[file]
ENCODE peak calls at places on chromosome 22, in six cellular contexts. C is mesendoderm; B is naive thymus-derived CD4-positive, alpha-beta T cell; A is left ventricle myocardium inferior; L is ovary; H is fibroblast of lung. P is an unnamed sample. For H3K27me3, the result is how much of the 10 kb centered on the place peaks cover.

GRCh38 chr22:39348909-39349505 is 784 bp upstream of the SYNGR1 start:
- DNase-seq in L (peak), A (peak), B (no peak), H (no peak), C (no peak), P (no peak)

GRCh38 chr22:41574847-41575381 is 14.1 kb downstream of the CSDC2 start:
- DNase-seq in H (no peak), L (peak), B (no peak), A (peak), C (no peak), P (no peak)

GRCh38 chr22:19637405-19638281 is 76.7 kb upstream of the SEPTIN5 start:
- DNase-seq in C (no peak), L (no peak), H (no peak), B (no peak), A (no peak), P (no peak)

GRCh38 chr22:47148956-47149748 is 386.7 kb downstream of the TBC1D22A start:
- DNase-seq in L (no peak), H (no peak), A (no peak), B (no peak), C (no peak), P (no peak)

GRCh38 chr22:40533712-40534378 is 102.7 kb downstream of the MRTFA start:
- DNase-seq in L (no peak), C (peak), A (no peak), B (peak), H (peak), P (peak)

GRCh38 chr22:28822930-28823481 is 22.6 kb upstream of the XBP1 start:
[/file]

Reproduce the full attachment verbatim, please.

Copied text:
ENCODE peak calls at places on chromosome 22, in six cellular contexts. C is mesendoderm; B is naive thymus-derived CD4-positive, alpha-beta T cell; A is left ventricle myocardium inferior; L is ovary; H is fibroblast of lung. P is an unnamed sample. For H3K27me3, the result is how much of the 10 kb centered on the place peaks cover.

GRCh38 chr22:39348909-39349505 is 784 bp upstream of the SYNGR1 start:
- DNase-seq in L (peak), A (peak), B (no peak), H (no peak), C (no peak), P (no peak)

GRCh38 chr22:41574847-41575381 is 14.1 kb downstream of the CSDC2 start:
- DNase-seq in H (no peak), L (peak), B (no peak), A (peak), C (no peak), P (no peak)

GRCh38 chr22:19637405-19638281 is 76.7 kb upstream of the SEPTIN5 start:
- DNase-seq in C (no peak), L (no peak), H (no peak), B (no peak), A (no peak), P (no peak)

GRCh38 chr22:47148956-47149748 is 386.7 kb downstream of the TBC1D22A start:
- DNase-seq in L (no peak), H (no peak), A (no peak), B (no peak), C (no peak), P (no peak)

GRCh38 chr22:40533712-40534378 is 102.7 kb downstream of the MRTFA start:
- DNase-seq in L (no peak), C (peak), A (no peak), B (peak), H (peak), P (peak)

GRCh38 chr22:28822930-28823481 is 22.6 kb upstream of the XBP1 start: